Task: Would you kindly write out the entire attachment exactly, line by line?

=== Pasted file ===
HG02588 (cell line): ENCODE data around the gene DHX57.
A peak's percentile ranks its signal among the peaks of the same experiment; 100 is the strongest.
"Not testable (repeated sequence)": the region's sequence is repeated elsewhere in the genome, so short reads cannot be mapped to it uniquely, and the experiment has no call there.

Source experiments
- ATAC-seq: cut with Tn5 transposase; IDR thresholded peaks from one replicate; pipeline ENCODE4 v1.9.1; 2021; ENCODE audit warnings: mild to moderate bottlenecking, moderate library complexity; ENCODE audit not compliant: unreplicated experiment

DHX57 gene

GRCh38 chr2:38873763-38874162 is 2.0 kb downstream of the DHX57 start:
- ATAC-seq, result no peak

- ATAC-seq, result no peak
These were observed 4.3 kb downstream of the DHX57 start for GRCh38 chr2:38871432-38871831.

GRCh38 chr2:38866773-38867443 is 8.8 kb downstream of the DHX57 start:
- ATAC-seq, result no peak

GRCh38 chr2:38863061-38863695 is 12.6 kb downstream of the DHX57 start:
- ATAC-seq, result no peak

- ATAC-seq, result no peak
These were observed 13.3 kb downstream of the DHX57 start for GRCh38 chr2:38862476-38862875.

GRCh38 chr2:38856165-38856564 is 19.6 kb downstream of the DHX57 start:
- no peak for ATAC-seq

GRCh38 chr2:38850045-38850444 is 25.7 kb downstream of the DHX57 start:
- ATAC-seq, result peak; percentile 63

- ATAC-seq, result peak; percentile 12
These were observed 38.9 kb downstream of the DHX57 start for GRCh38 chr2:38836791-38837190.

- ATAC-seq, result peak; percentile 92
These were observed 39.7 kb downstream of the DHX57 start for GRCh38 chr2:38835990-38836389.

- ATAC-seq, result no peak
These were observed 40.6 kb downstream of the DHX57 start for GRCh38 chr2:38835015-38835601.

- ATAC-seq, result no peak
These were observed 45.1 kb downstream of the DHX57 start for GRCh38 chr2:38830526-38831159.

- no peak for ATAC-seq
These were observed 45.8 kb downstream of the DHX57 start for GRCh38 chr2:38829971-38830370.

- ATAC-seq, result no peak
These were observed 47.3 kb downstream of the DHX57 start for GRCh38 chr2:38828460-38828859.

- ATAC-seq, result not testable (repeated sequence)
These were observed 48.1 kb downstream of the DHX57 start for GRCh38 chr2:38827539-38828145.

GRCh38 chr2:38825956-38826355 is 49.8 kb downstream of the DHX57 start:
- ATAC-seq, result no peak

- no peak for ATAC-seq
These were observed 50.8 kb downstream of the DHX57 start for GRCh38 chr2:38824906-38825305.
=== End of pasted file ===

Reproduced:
HG02588 (cell line): ENCODE data around the gene DHX57.
A peak's percentile ranks its signal among the peaks of the same experiment; 100 is the strongest.
"Not testable (repeated sequence)": the region's sequence is repeated elsewhere in the genome, so short reads cannot be mapped to it uniquely, and the experiment has no call there.

Source experiments
- ATAC-seq: cut with Tn5 transposase; IDR thresholded peaks from one replicate; pipeline ENCODE4 v1.9.1; 2021; ENCODE audit warnings: mild to moderate bottlenecking, moderate library complexity; ENCODE audit not compliant: unreplicated experiment

DHX57 gene

GRCh38 chr2:38873763-38874162 is 2.0 kb downstream of the DHX57 start:
- ATAC-seq, result no peak

- ATAC-seq, result no peak
These were observed 4.3 kb downstream of the DHX57 start for GRCh38 chr2:38871432-38871831.

GRCh38 chr2:38866773-38867443 is 8.8 kb downstream of the DHX57 start:
- ATAC-seq, result no peak

GRCh38 chr2:38863061-38863695 is 12.6 kb downstream of the DHX57 start:
- ATAC-seq, result no peak

- ATAC-seq, result no peak
These were observed 13.3 kb downstream of the DHX57 start for GRCh38 chr2:38862476-38862875.

GRCh38 chr2:38856165-38856564 is 19.6 kb downstream of the DHX57 start:
- no peak for ATAC-seq

GRCh38 chr2:38850045-38850444 is 25.7 kb downstream of the DHX57 start:
- ATAC-seq, result peak; percentile 63

- ATAC-seq, result peak; percentile 12
These were observed 38.9 kb downstream of the DHX57 start for GRCh38 chr2:38836791-38837190.

- ATAC-seq, result peak; percentile 92
These were observed 39.7 kb downstream of the DHX57 start for GRCh38 chr2:38835990-38836389.

- ATAC-seq, result no peak
These were observed 40.6 kb downstream of the DHX57 start for GRCh38 chr2:38835015-38835601.

- ATAC-seq, result no peak
These were observed 45.1 kb downstream of the DHX57 start for GRCh38 chr2:38830526-38831159.

- no peak for ATAC-seq
These were observed 45.8 kb downstream of the DHX57 start for GRCh38 chr2:38829971-38830370.

- ATAC-seq, result no peak
These were observed 47.3 kb downstream of the DHX57 start for GRCh38 chr2:38828460-38828859.

- ATAC-seq, result not testable (repeated sequence)
These were observed 48.1 kb downstream of the DHX57 start for GRCh38 chr2:38827539-38828145.

GRCh38 chr2:38825956-38826355 is 49.8 kb downstream of the DHX57 start:
- ATAC-seq, result no peak

- no peak for ATAC-seq
These were observed 50.8 kb downstream of the DHX57 start for GRCh38 chr2:38824906-38825305.